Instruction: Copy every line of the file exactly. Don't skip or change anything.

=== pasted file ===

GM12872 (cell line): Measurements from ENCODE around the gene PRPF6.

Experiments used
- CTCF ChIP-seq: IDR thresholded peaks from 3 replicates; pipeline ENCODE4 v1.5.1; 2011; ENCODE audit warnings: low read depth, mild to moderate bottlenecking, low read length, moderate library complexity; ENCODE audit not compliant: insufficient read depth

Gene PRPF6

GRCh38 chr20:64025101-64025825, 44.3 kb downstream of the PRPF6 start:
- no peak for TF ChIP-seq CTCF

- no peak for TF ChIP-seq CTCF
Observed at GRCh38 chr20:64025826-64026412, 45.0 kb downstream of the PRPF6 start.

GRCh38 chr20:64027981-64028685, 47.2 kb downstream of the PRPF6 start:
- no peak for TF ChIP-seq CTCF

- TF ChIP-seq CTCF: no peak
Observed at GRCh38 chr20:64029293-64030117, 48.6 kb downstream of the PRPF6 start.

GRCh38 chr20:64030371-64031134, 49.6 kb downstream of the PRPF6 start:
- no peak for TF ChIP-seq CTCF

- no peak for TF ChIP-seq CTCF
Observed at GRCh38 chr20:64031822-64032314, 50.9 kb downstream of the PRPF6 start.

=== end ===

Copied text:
GM12872 (cell line): Measurements from ENCODE around the gene PRPF6.

Experiments used
- CTCF ChIP-seq: IDR thresholded peaks from 3 replicates; pipeline ENCODE4 v1.5.1; 2011; ENCODE audit warnings: low read depth, mild to moderate bottlenecking, low read length, moderate library complexity; ENCODE audit not compliant: insufficient read depth

Gene PRPF6

GRCh38 chr20:64025101-64025825, 44.3 kb downstream of the PRPF6 start:
- no peak for TF ChIP-seq CTCF

- no peak for TF ChIP-seq CTCF
Observed at GRCh38 chr20:64025826-64026412, 45.0 kb downstream of the PRPF6 start.

GRCh38 chr20:64027981-64028685, 47.2 kb downstream of the PRPF6 start:
- no peak for TF ChIP-seq CTCF

- TF ChIP-seq CTCF: no peak
Observed at GRCh38 chr20:64029293-64030117, 48.6 kb downstream of the PRPF6 start.

GRCh38 chr20:64030371-64031134, 49.6 kb downstream of the PRPF6 start:
- no peak for TF ChIP-seq CTCF

- no peak for TF ChIP-seq CTCF
Observed at GRCh38 chr20:64031822-64032314, 50.9 kb downstream of the PRPF6 start.